“We really need help for pain tablets. We don’t know what to do.”
Early in March, TalkingDrugs was in contact with Vitalii Lavryk, a drug policy activist based in Kyiv. A long time drug user living with his mother in Kyiv, Vitalii gave some further details of the reality for people who use drugs in the capital. Delays in the conversation were frequent as he often would leave for many hours to purchase food and medicine. Early into the war, methadone was already mostly unavailable in pharmacies: “Buprenorphine is still available for patients in paid sites [private paid clinics] but it is used systematically only by wealth drug users.”
In the absence of adequate medication, Vitalii (like many others) has had to resort to other products for pain management: “Instead of methadone, consumers are using pharmaceutical drugs, which are now difficult to buy during the war”.
Vitalii purchased Pregabalin, (commercially known as Lyrica) which is frequently used for pain reduction. Photo by Vitalii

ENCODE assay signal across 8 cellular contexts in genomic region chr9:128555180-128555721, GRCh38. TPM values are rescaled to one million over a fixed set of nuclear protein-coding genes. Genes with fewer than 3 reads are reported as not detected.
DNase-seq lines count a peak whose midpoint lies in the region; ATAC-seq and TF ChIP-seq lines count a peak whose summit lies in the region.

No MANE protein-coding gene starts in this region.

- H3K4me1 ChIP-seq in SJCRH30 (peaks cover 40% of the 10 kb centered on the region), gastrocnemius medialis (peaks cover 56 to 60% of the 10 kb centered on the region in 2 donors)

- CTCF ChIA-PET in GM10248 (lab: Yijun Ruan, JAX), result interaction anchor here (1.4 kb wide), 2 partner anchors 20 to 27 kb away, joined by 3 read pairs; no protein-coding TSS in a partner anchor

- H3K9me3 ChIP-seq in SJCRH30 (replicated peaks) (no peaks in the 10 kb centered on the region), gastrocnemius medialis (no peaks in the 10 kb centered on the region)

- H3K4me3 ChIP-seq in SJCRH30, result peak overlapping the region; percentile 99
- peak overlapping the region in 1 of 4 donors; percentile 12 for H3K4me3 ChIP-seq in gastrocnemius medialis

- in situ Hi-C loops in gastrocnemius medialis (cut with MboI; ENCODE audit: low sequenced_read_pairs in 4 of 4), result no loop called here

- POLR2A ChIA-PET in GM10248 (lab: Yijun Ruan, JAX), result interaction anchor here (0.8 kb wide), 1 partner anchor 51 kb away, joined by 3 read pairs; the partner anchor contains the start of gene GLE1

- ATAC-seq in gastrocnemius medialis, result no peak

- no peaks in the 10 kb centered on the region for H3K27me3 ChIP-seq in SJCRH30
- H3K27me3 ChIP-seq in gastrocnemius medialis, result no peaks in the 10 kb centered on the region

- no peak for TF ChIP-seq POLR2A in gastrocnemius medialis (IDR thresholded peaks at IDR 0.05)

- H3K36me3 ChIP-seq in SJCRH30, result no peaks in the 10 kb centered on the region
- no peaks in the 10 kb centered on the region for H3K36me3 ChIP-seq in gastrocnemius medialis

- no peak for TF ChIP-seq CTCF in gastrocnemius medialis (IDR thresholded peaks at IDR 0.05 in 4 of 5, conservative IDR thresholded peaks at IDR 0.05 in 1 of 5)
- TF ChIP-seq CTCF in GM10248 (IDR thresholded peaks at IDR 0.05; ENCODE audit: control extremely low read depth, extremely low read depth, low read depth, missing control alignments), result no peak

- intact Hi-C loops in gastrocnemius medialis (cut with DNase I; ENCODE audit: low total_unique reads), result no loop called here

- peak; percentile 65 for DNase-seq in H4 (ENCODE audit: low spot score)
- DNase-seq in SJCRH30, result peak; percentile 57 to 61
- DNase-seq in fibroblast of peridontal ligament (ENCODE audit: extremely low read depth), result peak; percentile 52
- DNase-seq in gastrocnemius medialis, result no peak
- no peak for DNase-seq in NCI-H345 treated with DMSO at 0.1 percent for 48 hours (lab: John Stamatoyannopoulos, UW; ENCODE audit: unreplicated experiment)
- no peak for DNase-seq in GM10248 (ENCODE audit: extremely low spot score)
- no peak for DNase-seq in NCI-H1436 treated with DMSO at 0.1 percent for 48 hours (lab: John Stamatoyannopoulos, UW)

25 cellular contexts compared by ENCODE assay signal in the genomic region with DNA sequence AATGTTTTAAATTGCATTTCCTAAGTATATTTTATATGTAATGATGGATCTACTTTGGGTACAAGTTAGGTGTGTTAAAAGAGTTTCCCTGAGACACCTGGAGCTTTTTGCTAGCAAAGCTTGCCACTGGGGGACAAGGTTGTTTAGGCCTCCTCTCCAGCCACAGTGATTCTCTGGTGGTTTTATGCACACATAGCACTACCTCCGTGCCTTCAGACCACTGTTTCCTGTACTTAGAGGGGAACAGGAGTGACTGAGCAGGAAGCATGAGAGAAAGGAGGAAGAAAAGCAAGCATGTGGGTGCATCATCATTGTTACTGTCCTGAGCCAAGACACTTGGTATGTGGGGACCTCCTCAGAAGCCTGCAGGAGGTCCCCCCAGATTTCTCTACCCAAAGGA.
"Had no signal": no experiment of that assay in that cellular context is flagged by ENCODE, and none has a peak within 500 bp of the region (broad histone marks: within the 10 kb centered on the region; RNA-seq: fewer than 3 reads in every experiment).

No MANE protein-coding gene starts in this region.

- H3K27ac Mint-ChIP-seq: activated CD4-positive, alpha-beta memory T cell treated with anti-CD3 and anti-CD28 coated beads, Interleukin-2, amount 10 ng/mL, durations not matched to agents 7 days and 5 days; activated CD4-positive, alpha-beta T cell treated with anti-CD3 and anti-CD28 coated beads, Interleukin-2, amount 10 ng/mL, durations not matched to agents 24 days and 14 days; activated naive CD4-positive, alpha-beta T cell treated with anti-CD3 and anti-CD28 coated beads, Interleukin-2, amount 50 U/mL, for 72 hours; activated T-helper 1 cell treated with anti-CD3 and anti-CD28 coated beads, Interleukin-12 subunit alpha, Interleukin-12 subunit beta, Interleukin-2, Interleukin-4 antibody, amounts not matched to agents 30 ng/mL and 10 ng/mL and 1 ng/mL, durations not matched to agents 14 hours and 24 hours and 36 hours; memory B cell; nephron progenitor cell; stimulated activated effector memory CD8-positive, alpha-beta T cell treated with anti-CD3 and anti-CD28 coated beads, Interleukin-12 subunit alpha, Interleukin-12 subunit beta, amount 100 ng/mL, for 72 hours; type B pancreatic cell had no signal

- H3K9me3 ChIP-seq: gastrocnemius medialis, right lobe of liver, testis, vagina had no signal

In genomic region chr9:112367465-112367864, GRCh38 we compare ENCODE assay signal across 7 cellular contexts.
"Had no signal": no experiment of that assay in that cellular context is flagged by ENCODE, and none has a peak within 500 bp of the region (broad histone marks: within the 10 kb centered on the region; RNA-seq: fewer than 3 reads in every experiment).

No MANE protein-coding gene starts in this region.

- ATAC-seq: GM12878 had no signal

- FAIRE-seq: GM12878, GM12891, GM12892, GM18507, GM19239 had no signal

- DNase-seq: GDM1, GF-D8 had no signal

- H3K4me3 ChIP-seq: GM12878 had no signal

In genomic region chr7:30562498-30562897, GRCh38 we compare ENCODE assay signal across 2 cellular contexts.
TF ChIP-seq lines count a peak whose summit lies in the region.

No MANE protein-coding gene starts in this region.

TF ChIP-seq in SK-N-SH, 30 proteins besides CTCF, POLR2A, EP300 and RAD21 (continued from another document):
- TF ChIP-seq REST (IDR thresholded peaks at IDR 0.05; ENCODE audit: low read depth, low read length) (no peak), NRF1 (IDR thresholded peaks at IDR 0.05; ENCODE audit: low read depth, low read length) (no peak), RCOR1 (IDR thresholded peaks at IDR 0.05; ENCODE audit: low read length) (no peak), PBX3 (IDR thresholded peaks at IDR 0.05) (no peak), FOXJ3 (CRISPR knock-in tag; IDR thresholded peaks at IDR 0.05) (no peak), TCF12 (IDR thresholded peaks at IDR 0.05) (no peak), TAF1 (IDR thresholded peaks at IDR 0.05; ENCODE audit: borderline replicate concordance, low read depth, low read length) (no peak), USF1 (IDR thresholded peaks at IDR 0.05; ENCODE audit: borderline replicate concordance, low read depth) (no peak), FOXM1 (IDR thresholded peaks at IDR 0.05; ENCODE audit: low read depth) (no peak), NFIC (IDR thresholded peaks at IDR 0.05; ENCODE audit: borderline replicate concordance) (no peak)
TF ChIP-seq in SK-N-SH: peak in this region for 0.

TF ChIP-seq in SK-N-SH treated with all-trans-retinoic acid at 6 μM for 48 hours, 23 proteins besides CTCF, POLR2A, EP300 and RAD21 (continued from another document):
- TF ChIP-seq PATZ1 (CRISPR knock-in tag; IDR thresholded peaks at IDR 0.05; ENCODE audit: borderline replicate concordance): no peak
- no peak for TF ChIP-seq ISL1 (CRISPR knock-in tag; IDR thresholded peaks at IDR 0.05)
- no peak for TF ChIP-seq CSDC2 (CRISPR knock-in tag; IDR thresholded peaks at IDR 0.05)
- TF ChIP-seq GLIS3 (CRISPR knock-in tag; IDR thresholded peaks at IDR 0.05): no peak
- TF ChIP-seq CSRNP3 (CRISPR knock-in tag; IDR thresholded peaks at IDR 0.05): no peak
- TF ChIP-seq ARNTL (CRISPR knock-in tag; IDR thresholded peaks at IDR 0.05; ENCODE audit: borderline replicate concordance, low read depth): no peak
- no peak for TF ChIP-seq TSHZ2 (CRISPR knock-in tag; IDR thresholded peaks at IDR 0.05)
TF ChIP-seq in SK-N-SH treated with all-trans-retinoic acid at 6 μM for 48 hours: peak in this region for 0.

Iuliia Dorokhova, a personal friend of Vitalii and director of Legalife, a charity focused on supporting sex workers and people living with HIV in Ukraine, told TalkingDrugs that there are many people in the same situation as him. “We really need help for pain tablets. We don’t know what to do.”
Currently based in Georgia because of the invasion, Iuliia is connecting fleeing Ukrainians with other organisations within the country and abroad to respond to their health needs. Speaking over Telegram, Iuliia spoke of one of her contacts, a man in Kyiv who was going through withdrawal, in pain and sapped of energy, who was unable to leave his apartment to seek refuge in bomb shelters. “What can we do in this situation?” she asks.